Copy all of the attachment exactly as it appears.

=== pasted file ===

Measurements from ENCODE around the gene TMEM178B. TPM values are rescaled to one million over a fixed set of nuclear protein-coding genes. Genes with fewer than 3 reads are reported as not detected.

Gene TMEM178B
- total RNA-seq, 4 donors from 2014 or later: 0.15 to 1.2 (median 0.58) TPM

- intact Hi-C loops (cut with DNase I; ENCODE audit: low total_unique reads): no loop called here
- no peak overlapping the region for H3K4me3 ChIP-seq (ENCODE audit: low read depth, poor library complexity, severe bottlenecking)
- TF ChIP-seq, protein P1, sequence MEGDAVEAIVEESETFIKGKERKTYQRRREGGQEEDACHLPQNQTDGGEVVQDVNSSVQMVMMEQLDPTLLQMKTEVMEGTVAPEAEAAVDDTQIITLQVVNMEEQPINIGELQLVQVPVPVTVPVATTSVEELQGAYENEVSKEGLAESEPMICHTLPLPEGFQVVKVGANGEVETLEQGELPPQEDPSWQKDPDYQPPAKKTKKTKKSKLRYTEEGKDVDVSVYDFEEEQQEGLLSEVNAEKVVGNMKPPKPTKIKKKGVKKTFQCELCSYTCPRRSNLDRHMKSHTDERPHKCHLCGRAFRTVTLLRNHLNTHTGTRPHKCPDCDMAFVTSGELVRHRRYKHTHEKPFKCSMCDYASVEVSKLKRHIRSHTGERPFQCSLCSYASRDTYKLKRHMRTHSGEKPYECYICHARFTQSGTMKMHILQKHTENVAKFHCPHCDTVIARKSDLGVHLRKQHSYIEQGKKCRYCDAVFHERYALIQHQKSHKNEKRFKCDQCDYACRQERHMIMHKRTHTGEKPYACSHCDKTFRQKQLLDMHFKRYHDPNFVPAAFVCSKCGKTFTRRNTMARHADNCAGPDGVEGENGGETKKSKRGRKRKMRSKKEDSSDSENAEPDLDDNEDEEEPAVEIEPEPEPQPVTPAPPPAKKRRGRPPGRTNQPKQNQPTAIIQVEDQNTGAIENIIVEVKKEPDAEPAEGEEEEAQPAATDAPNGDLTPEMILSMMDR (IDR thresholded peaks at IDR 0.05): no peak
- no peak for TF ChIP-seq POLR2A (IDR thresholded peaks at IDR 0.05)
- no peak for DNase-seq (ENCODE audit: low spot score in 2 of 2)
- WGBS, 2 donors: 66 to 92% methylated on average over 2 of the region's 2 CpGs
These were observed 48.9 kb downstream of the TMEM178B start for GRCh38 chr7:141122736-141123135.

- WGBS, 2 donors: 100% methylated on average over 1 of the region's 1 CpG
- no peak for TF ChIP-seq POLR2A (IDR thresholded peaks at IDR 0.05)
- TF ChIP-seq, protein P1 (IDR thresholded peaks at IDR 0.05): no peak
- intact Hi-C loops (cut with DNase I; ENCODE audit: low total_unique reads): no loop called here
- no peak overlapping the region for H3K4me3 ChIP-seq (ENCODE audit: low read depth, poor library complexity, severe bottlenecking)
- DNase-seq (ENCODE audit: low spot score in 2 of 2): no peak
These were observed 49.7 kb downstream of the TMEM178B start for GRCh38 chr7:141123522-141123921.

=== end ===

Measurements from ENCODE around the gene TMEM178B. TPM values are rescaled to one million over a fixed set of nuclear protein-coding genes. Genes with fewer than 3 reads are reported as not detected.

Gene TMEM178B
- total RNA-seq, 4 donors from 2014 or later: 0.15 to 1.2 (median 0.58) TPM

- intact Hi-C loops (cut with DNase I; ENCODE audit: low total_unique reads): no loop called here
- no peak overlapping the region for H3K4me3 ChIP-seq (ENCODE audit: low read depth, poor library complexity, severe bottlenecking)
- TF ChIP-seq, protein P1, sequence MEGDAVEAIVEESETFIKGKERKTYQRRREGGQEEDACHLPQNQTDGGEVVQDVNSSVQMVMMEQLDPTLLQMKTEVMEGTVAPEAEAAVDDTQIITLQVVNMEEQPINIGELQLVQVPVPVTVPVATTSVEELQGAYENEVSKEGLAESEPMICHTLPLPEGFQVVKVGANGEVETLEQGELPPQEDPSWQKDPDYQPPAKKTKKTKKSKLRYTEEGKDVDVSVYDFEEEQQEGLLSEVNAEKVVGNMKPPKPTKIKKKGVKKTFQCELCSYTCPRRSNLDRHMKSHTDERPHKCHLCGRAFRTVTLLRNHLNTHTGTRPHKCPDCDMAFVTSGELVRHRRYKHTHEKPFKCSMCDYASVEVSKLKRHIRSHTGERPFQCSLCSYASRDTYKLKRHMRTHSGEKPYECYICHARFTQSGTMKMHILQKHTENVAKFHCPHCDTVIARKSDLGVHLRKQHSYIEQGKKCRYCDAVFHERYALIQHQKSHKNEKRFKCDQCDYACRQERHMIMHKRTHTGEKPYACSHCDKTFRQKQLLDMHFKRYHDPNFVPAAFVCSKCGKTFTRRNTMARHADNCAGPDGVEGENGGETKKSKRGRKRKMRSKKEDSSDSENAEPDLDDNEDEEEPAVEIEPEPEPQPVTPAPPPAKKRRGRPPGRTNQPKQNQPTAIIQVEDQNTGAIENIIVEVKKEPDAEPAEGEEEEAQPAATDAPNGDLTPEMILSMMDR (IDR thresholded peaks at IDR 0.05): no peak
- no peak for TF ChIP-seq POLR2A (IDR thresholded peaks at IDR 0.05)
- no peak for DNase-seq (ENCODE audit: low spot score in 2 of 2)
- WGBS, 2 donors: 66 to 92% methylated on average over 2 of the region's 2 CpGs
These were observed 48.9 kb downstream of the TMEM178B start for GRCh38 chr7:141122736-141123135.

- WGBS, 2 donors: 100% methylated on average over 1 of the region's 1 CpG
- no peak for TF ChIP-seq POLR2A (IDR thresholded peaks at IDR 0.05)
- TF ChIP-seq, protein P1 (IDR thresholded peaks at IDR 0.05): no peak
- intact Hi-C loops (cut with DNase I; ENCODE audit: low total_unique reads): no loop called here
- no peak overlapping the region for H3K4me3 ChIP-seq (ENCODE audit: low read depth, poor library complexity, severe bottlenecking)
- DNase-seq (ENCODE audit: low spot score in 2 of 2): no peak
These were observed 49.7 kb downstream of the TMEM178B start for GRCh38 chr7:141123522-141123921.